11/12/14 The ‘Evening Standard’:
“Transport for London, owner of the site off Southwark Street, last week granted Bankside Open Spaces Trust a three year lease to turn the burial ground into a community garden, to open to the public early next year. TfL is still thought to be considering selling the land, but the graveyard is protected.”
08/03/15 Public opening of the Crossbones Garden of Remembrance on International
Women’s Day. Helen John’s design retains elements of the ‘Invisible Garden’ whilst introducing raised planting beds and the ‘Goose Wing’ entrance by Arthur de Mowbray. Prior to opening, fragments of human bones are reburied, with prayers said by Fr Christopher of the Church of the Most Precious Blood.
Crossbones Garden of Remembrance receives many thousands of visitors and world-wide publicity. Working with BOST, Southwark Mysteries and Friends of Crossbones present cultural and educational events, with guided tours, performances, open days and festivals. This phase of the garden is supported by long-established local firm C.G. Hacking and Sons.
15/10/15 Southwark Council issues traffic order for closure of Redcross Way during the Crossbones Vigils, recognising the importance of this monthly community event.
22/07/15 The Dean of Southwark Cathedral, the Very Revd. Andrew Nunn, leads a procession to Crossbones to conduct ‘An Act of Regret, Remembrance, Restoration’, in which the burial ground receives the Anglican church’s blessing for the first time in its history. The blessing has since taken place every year on 22nd July, St Mary Magdalene’s Feast Day.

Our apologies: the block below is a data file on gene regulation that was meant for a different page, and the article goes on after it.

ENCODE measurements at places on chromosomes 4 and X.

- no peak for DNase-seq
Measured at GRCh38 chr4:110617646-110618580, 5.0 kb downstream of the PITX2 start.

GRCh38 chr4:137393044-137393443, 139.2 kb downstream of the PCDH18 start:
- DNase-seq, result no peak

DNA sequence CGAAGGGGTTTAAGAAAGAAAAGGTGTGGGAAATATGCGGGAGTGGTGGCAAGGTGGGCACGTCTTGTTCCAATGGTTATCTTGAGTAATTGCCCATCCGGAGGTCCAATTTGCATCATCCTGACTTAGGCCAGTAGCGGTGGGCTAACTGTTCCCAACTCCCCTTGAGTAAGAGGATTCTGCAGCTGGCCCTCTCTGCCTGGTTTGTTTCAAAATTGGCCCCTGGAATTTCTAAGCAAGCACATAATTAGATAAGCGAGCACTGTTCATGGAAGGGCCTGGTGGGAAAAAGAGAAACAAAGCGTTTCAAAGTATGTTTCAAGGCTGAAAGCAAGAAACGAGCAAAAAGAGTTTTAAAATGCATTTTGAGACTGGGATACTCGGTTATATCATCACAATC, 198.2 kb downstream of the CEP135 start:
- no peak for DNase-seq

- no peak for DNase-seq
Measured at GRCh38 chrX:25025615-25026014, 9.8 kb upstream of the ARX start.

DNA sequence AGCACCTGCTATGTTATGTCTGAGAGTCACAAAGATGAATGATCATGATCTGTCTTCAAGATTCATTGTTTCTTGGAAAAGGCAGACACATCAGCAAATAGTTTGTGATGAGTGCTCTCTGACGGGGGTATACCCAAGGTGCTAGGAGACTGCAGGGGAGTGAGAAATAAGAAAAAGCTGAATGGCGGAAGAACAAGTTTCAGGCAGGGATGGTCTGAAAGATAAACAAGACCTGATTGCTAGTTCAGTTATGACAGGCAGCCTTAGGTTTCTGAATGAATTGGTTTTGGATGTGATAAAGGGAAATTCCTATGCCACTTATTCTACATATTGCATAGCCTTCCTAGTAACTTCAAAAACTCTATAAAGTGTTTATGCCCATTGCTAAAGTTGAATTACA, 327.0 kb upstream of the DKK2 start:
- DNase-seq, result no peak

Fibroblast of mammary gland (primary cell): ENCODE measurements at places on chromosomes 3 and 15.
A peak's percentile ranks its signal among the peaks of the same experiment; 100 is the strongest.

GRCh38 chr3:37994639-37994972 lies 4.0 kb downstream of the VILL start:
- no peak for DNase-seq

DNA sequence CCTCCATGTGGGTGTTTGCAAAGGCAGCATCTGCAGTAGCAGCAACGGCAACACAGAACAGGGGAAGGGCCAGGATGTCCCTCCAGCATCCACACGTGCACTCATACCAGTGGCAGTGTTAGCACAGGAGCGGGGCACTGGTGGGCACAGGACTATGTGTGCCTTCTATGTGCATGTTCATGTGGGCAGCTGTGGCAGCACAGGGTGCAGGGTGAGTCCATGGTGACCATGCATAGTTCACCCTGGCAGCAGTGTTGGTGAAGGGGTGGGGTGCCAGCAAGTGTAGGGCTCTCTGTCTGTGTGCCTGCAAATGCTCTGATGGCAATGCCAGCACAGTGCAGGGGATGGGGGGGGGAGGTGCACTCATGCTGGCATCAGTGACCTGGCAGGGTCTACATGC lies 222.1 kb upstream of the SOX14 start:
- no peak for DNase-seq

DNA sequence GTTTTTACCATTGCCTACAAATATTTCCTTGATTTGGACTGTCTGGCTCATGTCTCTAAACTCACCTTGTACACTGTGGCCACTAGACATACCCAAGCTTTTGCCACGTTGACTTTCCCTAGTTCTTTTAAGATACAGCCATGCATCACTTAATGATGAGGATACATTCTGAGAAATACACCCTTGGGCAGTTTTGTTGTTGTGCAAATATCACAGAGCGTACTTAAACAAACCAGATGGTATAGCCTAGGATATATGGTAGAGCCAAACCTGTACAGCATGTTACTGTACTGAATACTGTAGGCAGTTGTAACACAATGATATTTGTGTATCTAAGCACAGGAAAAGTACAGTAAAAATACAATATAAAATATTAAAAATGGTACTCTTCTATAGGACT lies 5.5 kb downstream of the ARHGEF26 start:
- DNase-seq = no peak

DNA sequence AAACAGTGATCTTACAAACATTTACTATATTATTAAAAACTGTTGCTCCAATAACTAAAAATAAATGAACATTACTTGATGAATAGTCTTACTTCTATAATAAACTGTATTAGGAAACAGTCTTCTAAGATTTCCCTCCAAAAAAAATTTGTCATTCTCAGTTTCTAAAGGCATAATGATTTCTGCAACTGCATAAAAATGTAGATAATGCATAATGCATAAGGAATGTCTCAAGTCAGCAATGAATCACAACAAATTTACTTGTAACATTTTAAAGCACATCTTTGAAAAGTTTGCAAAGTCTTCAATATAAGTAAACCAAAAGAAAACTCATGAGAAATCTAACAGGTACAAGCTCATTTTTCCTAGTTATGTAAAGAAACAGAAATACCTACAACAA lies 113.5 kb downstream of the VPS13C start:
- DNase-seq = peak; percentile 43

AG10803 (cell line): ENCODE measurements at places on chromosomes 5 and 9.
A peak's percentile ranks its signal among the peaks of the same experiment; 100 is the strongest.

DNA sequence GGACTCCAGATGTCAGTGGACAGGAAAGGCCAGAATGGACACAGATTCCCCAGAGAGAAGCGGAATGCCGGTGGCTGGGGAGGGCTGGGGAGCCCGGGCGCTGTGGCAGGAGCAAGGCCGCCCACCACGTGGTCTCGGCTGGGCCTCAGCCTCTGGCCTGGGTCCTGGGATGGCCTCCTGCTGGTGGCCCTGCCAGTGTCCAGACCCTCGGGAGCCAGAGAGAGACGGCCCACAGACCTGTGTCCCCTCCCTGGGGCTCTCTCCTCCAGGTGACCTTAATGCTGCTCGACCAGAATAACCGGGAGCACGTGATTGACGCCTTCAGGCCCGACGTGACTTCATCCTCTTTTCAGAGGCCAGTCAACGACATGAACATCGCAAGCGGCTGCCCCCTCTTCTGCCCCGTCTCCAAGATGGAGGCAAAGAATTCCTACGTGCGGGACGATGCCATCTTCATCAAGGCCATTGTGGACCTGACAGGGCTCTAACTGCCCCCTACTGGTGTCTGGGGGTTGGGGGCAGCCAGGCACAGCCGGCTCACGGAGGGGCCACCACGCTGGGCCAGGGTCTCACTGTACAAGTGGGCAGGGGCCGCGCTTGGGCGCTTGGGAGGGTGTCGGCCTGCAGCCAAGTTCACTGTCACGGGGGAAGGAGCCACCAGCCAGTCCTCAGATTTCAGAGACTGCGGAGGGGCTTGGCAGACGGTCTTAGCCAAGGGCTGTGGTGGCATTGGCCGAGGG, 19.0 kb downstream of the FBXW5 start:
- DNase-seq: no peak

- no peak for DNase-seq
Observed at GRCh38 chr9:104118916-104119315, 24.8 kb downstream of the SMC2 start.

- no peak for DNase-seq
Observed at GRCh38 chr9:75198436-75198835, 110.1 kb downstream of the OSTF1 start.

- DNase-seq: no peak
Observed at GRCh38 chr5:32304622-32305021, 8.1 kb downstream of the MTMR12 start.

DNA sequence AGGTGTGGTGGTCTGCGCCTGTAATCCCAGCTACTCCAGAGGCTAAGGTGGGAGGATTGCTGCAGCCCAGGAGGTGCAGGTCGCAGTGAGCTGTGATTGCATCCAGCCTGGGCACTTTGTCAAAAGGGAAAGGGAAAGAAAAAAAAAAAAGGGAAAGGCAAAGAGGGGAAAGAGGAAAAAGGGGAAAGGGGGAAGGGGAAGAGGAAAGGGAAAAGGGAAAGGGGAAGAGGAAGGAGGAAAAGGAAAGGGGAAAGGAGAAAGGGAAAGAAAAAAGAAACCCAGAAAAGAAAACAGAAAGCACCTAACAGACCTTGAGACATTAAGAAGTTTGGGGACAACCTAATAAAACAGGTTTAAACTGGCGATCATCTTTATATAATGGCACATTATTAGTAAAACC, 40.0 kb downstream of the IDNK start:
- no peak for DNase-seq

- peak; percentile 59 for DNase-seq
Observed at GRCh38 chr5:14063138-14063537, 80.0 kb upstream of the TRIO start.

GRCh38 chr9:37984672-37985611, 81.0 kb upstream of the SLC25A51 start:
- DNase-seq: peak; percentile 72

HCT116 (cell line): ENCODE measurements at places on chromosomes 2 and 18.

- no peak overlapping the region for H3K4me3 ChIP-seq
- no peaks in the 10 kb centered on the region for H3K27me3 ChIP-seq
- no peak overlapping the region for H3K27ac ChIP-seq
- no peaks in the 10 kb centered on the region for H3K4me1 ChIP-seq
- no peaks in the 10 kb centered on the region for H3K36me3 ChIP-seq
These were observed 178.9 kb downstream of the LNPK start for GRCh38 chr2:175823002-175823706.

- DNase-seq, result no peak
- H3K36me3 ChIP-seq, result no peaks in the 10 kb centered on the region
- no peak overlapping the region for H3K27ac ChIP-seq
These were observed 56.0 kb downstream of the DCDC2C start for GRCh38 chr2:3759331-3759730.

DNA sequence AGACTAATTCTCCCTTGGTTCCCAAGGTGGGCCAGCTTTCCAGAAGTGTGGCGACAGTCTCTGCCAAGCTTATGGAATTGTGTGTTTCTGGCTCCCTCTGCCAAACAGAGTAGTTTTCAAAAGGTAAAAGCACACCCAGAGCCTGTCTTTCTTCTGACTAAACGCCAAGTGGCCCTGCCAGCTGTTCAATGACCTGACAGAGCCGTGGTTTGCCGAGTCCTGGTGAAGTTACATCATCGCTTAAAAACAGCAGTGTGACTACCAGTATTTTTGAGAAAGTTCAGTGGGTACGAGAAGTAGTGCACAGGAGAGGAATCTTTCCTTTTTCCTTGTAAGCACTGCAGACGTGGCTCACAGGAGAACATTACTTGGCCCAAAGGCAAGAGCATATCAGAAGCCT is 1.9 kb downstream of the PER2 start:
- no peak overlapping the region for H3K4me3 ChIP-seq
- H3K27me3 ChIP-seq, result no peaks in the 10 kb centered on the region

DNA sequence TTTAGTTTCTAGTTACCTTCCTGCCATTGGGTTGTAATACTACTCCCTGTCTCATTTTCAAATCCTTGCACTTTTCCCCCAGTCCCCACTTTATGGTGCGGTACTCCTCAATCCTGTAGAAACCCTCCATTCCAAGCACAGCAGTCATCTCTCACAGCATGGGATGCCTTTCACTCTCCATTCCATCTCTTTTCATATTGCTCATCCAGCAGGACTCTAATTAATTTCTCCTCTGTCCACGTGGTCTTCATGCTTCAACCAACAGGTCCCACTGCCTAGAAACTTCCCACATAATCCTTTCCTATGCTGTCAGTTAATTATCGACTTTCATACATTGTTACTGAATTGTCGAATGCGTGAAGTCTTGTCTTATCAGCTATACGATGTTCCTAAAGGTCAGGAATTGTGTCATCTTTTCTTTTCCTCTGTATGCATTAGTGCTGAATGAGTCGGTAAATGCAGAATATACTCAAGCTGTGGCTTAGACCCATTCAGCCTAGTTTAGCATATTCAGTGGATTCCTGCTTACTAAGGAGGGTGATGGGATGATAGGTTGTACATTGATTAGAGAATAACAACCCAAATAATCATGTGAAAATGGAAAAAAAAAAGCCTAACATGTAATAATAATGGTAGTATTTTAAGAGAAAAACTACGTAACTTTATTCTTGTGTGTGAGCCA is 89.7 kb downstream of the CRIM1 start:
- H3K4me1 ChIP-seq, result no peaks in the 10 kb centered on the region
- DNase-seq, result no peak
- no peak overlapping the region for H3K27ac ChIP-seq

2017 BOST holds extensive consultations with Friends of Crossbones and other local people to develop a ‘Vision Masterplan‘ funded by TfL, to guide TfL’s prospective development partners on the future of the Crossbones Garden.
20/04/17 The Urban Sacred In Southwark
a one day conference to coincide with an exhibition held in London, Berlin and Amsterdam. Three presentations by distinguished academics directly reference the Crossbones Graveyard. Oxford Professor Sondra Hausner speaks about her new book ‘The Spirits of Crossbones Graveyard’ in which she explores the Crossbones Vigils as an exemplar of the ‘Urban Sacred’.
11/07/17 TfL announces that Triangle London Developments (TLD, a consortium of u+i and Notting Hill Housing) is its preferred bidder for a joint venture on it Landmark Court site. The TfL press release states: “The Cross Bones Graveyard, a historic graveyard for prostitutes and paupers, adjoining the site, will be safeguarded, with a view to support a high-quality memorial garden.“
The ‘Notes For Editors’ accompanying the TfL press release states that:“TfL intends to permanently safeguard the historic Cross Bones Graveyard, which is also located on the site”
“TfL is keen to see Bankside Open Spaces Trust (BOST) continue their tenancy and are in discussions with them to arrange a new lease that would best suit them in this unique location”
2017-19 The Joint Venture (u+i and TfL) consults with BOST, Friends of Crossbones and other Southwark residents on the proposed Landmark Court development – and specifically on the future of the Crossbones Graveyard and Garden of Remembrance. Joint Venture makes clear its intention for the design of the future garden to be based on the Vision Masterplan drawn up by BOST following extensive consultations, which was funded by TfL.